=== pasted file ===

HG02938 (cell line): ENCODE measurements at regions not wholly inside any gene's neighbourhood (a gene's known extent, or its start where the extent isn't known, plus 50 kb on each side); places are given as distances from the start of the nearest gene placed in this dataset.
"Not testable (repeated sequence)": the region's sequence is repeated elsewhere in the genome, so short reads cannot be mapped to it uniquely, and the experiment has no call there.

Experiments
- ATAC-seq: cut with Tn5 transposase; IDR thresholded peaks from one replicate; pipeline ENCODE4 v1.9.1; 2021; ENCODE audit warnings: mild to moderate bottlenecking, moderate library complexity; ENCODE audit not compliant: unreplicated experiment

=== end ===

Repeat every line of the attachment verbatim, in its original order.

HG02938 (cell line): ENCODE measurements at regions not wholly inside any gene's neighbourhood (a gene's known extent, or its start where the extent isn't known, plus 50 kb on each side); places are given as distances from the start of the nearest gene placed in this dataset.
"Not testable (repeated sequence)": the region's sequence is repeated elsewhere in the genome, so short reads cannot be mapped to it uniquely, and the experiment has no call there.

Experiments
- ATAC-seq: cut with Tn5 transposase; IDR thresholded peaks from one replicate; pipeline ENCODE4 v1.9.1; 2021; ENCODE audit warnings: mild to moderate bottlenecking, moderate library complexity; ENCODE audit not compliant: unreplicated experiment